The, released earlier in March, found that Australian house prices have more than doubled in the last 20 years. The rise has been particularly sharp in the last six years, with house prices increasing 50 per cent in Melbourne and around 70 per cent in Sydney since 2012.
So, what caused this steep increase?
According to the, soaring house prices are in response to a number of factors, primarily rapid population growth, falling interest rates, rising incomes, and restricted housing supply thanks to government planning decisions.
Even though a recent construction boom has meant more dwellings are popping up, particularly in Sydney, it’s not enough to meet the rapid population growth.
“Today’s record level of housing construction is the bare minimum needed to meet record levels of population growth driven by rapid migration,” says John Daley, CEO at the Grattan Institute. “Meanwhile a decade of accumulated shortages are forcing younger people to set up their own homes later in life.”
Housing affordability affects all levels of the population, but among those most affected are young Australians and those on low incomes.
One of the key findings in the recentis that the proportion of younger home owners has plummeted. According to recent , only 44 per cent of people between the ages of 25 and 34 own homes, compared with 61 per cent in the early 1980s. Home ownership by 35 to 44-year-olds has also fallen dramatically in this time.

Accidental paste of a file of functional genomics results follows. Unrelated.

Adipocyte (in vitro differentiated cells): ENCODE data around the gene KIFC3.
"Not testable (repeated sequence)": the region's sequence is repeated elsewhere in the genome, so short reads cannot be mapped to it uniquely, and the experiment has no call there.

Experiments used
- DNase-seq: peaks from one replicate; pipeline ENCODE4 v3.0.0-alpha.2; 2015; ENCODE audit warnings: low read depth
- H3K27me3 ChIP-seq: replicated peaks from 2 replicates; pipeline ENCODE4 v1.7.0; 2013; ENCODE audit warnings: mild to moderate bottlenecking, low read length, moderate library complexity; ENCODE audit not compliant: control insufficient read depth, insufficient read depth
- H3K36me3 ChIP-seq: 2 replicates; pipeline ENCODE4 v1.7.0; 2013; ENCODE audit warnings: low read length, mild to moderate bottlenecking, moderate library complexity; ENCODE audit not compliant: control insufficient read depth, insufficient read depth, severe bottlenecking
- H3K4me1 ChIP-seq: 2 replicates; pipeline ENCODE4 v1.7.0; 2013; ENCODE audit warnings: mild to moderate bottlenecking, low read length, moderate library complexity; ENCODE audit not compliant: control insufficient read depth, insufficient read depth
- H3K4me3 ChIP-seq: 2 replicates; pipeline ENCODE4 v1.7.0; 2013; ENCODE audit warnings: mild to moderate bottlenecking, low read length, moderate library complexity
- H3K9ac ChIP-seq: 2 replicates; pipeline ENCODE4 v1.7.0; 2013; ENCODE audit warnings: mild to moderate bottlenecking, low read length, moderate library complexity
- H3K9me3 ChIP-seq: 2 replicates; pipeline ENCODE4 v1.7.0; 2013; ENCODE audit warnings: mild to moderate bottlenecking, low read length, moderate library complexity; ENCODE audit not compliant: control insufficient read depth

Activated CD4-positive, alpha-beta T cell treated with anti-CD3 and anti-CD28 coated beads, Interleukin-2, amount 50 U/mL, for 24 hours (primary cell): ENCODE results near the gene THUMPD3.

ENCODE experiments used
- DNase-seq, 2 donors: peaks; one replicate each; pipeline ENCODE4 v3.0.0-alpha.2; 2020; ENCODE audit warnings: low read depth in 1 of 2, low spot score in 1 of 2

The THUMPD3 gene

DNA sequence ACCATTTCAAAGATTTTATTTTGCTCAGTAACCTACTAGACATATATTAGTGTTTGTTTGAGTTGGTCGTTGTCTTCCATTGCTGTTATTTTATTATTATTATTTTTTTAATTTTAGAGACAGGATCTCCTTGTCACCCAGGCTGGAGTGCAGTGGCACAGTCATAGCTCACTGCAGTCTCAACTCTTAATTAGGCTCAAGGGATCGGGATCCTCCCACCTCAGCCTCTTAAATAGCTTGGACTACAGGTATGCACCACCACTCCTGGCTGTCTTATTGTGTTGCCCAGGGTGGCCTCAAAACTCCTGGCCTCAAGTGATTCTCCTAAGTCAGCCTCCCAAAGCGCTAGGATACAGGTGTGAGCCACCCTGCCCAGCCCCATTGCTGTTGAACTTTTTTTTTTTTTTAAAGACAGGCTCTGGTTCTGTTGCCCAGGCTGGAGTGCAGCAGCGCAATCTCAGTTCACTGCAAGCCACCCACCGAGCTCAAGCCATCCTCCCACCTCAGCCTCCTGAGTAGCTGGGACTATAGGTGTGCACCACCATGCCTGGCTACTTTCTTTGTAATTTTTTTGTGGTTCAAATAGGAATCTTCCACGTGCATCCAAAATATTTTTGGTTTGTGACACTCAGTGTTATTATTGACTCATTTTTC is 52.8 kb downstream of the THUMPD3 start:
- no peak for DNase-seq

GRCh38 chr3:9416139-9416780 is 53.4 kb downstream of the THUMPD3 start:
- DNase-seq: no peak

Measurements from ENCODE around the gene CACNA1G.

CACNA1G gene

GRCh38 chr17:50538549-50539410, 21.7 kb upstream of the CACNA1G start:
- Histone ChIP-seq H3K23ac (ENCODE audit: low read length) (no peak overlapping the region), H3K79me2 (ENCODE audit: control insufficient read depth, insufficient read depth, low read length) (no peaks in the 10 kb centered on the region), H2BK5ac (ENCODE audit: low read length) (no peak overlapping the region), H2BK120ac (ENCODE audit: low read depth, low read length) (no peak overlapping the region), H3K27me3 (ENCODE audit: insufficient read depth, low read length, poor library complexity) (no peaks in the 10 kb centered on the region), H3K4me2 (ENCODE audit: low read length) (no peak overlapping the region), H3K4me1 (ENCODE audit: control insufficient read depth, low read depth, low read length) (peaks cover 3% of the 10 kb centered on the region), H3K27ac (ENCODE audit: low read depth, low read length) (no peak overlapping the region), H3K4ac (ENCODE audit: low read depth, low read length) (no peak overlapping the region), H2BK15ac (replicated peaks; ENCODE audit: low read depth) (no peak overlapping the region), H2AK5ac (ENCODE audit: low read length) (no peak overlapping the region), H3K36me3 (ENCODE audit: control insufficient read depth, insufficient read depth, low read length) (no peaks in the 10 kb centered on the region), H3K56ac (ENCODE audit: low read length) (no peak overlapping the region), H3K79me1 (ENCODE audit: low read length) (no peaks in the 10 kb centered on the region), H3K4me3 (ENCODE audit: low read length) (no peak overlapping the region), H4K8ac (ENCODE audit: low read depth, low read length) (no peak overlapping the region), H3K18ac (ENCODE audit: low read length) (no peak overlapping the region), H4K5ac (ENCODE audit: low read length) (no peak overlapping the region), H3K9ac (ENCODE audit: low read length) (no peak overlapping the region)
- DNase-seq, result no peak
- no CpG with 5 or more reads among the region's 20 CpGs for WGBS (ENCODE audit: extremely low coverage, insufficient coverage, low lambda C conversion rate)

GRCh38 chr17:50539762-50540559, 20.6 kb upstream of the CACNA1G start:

Lower income earners also struggle because investors benefiting from negative gearing and low land tax have driven up house prices in cheaper suburbs.
Aalready pay a large portion of income on rent and mortgage costs. The worry is that will increase if interest rates rise. This stress may affect new home owners and people wanting to enter the property market.
Daley says one solution to housing affordability is more dwellings. “Affordability will only get a lot better if governments ensure more homes are built,” says Daley. “state governments should fix planning rules to allow more homes to be built in inner and middle-ring suburbs of our largest cities.”
Daley also suggests that negative gearing needs to be abolished, and the capital gains discount reduced. He says there are no easy answers, but the Commonwealth and state governments need to take positive action to address housing affordability in Australia to avert a crisis.
While government needs to take action, the population also needs to take responsibility, according to Daley. People opposed to housing density need to consider that increasing housing supply means more Australians will be able to own their own home now, and in the future.
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